×

Get the Best GovCon News Straight to your Inbox

Future Trends

Booz Allen Demonstrates AI-Aided Manned Flight for Air Force

Artificial intelligence

Booz Allen Demonstrates AI-Aided Manned Flight for Air Force

Booz Allen Hamilton has performed the first known artificial intelligence-aided manned flight in support of the Air Force Air Combat Command’s 9th Reconnaissance Wing U-2 Federal Laboratory.

The team operationalized an AI algorithm on a Lockheed U-2 “Dragon Lady” to help a pilot complete a complex mission, Booz Allen said Wednesday.

“The threats facing our national security are increasingly sophisticated and it will be critical to move new innovations from the lab to the real world to combat them," said Dick Johnson, senior vice president at Booz Allen. 

The company said it accelerated the development process by modifying an open-source reinforcement algorithm and developing a web-based user interface for the pilot.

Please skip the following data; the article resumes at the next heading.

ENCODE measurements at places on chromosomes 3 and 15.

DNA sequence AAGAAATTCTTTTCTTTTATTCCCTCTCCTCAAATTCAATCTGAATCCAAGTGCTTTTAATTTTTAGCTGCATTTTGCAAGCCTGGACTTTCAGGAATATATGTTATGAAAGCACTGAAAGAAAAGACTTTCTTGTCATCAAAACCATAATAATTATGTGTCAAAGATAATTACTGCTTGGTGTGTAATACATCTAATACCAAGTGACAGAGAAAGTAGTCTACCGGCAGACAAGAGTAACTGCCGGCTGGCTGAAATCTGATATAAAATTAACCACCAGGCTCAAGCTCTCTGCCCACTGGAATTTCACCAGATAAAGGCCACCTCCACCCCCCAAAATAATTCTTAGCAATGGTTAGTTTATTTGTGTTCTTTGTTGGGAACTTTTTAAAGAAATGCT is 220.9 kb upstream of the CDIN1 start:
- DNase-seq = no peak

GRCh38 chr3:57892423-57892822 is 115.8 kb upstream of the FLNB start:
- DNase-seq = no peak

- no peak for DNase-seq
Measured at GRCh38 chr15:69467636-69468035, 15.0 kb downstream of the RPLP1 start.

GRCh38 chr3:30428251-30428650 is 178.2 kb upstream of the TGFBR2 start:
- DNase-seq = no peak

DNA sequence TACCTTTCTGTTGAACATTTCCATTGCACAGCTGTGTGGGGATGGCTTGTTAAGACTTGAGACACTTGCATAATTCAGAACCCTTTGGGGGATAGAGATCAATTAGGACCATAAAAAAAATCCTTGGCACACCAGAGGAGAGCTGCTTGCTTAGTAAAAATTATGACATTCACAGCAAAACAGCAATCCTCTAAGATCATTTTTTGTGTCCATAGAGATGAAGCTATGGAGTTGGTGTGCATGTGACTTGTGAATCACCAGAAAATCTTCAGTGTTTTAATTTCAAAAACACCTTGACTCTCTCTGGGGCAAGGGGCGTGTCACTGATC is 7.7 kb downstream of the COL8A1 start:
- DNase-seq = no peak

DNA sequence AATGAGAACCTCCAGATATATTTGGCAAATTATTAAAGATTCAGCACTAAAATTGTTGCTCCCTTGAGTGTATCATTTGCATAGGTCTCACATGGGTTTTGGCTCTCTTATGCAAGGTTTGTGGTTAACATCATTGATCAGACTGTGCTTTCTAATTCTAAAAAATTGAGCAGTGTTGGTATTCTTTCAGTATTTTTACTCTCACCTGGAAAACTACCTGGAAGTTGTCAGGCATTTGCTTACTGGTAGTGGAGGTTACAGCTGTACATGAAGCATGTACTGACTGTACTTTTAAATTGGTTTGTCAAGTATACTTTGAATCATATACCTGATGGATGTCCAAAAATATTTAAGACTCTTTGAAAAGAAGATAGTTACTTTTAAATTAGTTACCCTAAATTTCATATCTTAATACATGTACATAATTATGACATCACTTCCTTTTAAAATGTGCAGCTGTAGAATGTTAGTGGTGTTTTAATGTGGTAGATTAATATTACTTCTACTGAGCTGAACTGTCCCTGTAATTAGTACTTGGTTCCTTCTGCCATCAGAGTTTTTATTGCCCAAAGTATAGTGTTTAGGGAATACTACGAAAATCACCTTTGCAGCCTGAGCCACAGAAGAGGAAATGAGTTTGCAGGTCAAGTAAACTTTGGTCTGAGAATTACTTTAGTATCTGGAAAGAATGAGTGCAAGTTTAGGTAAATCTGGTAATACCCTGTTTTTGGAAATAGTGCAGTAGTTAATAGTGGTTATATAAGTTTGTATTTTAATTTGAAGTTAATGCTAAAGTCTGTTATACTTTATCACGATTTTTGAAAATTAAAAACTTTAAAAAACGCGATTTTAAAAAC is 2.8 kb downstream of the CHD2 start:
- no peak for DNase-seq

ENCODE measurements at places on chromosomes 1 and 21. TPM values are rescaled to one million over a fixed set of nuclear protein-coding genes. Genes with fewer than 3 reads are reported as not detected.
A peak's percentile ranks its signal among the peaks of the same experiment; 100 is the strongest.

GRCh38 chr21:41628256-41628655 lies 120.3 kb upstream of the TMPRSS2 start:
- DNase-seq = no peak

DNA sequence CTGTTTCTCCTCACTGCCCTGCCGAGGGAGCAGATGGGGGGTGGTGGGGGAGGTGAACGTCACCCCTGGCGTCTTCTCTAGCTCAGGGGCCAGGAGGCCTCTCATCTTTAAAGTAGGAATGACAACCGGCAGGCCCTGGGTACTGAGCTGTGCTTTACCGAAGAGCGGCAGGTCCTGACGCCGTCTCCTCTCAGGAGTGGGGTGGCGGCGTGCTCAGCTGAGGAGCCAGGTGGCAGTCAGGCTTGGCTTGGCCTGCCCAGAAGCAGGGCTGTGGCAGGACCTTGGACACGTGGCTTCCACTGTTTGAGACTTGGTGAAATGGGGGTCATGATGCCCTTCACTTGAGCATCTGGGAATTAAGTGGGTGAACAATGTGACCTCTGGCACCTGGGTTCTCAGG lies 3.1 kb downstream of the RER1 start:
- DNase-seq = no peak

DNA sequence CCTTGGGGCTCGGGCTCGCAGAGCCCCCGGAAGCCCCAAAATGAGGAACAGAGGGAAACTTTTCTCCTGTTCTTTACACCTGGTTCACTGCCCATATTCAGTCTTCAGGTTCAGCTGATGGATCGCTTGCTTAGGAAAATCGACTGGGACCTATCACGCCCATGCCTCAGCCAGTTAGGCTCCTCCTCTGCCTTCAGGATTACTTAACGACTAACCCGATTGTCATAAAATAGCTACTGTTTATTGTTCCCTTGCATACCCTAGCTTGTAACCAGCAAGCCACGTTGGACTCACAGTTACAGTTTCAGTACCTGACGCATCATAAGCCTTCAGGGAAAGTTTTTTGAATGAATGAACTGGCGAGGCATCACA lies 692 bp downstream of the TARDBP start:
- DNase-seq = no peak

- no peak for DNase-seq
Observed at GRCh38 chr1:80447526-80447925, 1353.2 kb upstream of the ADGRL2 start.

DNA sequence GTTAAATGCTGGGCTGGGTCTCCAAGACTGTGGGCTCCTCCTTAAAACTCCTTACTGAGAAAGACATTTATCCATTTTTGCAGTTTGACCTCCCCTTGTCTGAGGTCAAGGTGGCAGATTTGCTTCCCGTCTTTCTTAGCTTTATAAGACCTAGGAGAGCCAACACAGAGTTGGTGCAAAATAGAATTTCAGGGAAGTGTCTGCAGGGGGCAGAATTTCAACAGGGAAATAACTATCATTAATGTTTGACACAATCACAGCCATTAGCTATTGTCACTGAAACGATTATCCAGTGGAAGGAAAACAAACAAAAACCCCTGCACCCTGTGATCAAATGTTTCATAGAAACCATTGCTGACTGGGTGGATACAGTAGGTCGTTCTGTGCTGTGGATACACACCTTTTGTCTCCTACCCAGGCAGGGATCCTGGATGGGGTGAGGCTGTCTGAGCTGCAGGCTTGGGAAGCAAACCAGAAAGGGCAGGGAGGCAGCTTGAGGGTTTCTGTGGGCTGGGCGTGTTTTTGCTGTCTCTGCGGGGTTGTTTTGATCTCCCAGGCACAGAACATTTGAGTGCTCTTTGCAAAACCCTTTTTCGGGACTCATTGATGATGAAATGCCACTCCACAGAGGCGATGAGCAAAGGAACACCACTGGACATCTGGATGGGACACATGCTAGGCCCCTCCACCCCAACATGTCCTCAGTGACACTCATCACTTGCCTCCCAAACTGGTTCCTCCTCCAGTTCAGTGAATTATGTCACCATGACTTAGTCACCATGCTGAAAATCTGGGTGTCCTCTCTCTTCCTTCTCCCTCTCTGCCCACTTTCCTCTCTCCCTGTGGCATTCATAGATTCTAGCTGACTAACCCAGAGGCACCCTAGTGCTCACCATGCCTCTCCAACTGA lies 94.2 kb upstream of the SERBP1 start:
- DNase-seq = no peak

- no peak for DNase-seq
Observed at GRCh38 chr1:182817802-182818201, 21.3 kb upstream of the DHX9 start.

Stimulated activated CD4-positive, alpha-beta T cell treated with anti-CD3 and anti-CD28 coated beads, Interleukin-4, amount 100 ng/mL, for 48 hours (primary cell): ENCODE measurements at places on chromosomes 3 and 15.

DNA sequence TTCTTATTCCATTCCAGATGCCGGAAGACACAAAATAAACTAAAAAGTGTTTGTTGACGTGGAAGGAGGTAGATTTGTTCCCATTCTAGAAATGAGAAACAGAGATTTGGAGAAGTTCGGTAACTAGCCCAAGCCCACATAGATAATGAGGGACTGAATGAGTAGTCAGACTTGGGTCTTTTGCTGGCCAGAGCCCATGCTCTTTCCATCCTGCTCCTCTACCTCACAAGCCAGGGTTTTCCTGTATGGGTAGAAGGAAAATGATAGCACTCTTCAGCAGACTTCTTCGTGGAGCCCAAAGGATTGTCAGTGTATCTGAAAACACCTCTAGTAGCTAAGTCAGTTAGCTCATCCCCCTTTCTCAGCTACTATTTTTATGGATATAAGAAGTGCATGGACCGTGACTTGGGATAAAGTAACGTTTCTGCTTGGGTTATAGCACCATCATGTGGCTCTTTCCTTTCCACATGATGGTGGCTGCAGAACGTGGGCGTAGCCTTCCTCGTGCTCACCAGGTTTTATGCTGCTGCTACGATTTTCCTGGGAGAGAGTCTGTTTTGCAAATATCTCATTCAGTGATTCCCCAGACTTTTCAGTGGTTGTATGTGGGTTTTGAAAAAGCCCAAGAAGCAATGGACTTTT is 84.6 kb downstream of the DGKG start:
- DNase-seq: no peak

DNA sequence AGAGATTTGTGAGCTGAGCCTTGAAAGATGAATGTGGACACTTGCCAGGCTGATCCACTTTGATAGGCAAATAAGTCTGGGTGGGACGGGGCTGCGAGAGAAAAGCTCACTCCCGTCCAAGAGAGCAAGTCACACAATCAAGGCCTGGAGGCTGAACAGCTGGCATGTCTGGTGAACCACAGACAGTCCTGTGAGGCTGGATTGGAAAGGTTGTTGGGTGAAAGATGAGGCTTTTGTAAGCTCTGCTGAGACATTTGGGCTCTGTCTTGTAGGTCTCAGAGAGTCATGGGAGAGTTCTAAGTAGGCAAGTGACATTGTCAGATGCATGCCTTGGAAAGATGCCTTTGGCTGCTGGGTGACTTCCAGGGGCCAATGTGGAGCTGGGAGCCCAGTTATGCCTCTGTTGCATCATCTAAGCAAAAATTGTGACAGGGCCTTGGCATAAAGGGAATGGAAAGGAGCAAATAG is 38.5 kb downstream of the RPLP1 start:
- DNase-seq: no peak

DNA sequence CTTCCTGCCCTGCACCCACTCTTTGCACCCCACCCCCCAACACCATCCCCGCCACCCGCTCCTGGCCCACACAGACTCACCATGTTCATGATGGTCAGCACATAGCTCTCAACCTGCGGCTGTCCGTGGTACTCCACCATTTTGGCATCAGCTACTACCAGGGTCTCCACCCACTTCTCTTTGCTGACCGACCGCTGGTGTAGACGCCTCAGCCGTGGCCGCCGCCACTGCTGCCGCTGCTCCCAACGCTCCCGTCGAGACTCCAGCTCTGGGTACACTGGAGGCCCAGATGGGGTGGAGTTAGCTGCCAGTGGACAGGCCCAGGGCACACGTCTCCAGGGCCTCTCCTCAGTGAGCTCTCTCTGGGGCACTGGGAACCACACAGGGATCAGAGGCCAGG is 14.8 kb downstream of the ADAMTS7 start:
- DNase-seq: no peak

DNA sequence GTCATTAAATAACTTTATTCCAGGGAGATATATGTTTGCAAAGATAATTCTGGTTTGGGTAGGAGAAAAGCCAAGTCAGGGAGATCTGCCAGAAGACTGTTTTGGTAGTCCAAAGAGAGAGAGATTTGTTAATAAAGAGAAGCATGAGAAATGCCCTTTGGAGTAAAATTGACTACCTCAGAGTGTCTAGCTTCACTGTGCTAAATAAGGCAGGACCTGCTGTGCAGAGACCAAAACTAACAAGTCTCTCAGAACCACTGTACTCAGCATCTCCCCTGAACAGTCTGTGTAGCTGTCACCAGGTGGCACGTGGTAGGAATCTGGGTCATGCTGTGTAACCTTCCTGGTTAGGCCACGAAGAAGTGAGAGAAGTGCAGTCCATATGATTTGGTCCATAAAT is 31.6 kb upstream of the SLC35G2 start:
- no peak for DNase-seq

Booz Allen also created two sensor-sharing and control games for the AI algorithm to learn from, training it to execute in-flight tasks. 

The company added that it relied on the automation of management and execution of containerized applications to deploy AI capabilities and speed up the software delivery process.

The Federal Lab already takes advantage of edge-processing containerized microservices to improve system performance and enhance prototype results within normal acquisition timelines. 

“This U-2 flight is an important step, demonstrating the ability of AI to work in coordination with highly skilled operators to propel complex missions forward,” Johnson added. 

Booz Allen is an information technology and services company that provides consulting, analytics, digital, engineering and cyber solutions to customers from the defense, health and energy sectors, among others. 

GovCon Wire Logo

Sign Up Now! Potomac Officers Club provides you with Daily Updates and News Briefings about Future Trends

Category: Future Trends

Tags: AI Air Force algorithm artificial intelligence Booz Allen Hamilton Dick Johnson Dragon Lady Federal Laboratory Future Trends information technology IT Lockheed U-2 software